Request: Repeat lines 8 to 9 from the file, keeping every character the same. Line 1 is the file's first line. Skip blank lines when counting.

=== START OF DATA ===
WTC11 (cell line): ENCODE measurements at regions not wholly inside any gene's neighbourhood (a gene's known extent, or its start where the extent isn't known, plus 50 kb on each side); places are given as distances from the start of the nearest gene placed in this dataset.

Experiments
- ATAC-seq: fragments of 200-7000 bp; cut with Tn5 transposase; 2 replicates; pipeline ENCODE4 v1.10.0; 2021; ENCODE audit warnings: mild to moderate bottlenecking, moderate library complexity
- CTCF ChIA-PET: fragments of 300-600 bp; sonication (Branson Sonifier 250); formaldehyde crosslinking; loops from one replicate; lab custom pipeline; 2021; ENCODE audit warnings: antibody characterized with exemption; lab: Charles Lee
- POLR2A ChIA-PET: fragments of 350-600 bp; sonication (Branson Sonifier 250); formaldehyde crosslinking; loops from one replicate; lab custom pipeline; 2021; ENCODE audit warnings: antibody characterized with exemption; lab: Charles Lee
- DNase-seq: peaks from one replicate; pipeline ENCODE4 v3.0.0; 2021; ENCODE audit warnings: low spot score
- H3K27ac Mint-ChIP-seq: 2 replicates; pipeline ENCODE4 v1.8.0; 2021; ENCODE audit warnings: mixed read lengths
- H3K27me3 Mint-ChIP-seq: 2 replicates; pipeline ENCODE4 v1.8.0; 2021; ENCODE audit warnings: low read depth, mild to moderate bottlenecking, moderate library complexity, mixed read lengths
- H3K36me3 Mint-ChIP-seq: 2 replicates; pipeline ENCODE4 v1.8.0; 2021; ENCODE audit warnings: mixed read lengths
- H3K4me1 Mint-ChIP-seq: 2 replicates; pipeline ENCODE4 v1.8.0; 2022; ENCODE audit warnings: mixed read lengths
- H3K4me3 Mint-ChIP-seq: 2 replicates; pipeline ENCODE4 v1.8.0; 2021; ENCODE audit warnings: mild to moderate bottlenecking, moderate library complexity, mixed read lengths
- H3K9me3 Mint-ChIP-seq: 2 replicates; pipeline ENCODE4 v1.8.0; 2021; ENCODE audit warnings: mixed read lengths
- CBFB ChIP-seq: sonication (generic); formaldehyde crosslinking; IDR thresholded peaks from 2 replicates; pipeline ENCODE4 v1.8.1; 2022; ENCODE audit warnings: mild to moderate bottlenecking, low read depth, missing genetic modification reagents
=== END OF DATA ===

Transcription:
- H3K27me3 Mint-ChIP-seq: 2 replicates; pipeline ENCODE4 v1.8.0; 2021; ENCODE audit warnings: low read depth, mild to moderate bottlenecking, moderate library complexity, mixed read lengths
- H3K36me3 Mint-ChIP-seq: 2 replicates; pipeline ENCODE4 v1.8.0; 2021; ENCODE audit warnings: mixed read lengths